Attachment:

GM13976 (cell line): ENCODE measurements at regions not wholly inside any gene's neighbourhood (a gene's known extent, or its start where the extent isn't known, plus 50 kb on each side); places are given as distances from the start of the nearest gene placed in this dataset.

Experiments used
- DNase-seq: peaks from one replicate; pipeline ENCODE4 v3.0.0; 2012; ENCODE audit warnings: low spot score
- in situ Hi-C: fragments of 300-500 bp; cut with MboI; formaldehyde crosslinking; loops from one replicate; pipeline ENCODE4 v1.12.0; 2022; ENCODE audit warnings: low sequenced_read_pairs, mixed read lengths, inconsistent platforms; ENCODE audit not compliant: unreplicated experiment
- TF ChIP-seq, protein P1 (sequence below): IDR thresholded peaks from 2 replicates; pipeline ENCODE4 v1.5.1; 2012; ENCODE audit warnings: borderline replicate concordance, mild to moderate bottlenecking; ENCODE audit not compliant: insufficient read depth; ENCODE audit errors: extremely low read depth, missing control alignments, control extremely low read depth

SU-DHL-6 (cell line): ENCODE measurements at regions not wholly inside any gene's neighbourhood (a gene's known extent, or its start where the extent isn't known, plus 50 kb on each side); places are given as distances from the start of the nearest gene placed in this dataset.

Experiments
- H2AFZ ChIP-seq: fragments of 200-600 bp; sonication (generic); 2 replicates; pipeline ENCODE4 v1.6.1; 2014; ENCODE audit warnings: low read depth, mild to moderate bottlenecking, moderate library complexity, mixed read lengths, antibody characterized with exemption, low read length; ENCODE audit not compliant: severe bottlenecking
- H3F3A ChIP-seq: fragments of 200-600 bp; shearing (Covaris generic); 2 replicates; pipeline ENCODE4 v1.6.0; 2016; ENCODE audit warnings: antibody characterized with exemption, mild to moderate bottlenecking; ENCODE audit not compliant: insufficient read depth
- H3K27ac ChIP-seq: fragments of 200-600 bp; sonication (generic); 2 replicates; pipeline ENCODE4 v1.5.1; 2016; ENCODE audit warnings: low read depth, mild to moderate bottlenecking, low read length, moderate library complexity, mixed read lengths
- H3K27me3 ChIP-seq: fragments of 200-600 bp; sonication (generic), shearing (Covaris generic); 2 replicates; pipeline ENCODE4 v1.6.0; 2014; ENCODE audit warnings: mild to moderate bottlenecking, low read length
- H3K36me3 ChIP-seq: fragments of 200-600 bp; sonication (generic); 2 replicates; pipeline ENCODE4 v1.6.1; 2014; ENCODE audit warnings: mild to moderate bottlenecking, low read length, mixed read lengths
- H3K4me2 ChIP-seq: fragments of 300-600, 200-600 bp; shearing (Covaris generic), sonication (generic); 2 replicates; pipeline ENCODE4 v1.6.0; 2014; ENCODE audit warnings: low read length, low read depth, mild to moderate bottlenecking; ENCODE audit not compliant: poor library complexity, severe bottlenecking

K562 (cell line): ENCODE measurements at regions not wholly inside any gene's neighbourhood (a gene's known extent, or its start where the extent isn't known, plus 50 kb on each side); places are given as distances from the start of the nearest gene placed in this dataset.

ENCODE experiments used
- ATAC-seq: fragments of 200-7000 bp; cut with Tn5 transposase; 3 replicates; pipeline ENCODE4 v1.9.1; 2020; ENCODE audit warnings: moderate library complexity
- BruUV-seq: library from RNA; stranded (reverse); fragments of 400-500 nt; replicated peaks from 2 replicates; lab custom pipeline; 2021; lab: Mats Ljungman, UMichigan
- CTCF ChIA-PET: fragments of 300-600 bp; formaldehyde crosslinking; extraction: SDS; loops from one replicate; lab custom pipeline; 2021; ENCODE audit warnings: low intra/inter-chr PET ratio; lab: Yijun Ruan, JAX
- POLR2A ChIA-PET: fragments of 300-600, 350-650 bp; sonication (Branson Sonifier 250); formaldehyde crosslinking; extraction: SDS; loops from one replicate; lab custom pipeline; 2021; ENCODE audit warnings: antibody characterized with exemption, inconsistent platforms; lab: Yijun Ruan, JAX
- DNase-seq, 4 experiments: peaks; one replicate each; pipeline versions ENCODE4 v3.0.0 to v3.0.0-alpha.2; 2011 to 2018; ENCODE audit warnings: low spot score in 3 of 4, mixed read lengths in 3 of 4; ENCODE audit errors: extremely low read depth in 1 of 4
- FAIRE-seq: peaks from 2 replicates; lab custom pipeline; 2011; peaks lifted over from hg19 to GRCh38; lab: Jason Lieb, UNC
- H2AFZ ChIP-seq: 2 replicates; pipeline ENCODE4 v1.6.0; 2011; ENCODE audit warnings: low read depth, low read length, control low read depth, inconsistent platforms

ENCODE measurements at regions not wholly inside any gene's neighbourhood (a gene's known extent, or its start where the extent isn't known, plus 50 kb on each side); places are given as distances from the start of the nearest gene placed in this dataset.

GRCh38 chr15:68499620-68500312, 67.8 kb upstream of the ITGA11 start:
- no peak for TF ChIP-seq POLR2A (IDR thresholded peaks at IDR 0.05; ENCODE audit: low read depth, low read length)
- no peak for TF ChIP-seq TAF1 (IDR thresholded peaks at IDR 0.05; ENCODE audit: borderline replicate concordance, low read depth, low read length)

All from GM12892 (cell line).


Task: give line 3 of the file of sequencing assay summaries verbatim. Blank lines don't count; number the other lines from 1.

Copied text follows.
- DNase-seq: peaks from one replicate; pipeline ENCODE4 v3.0.0; 2012; ENCODE audit warnings: low spot score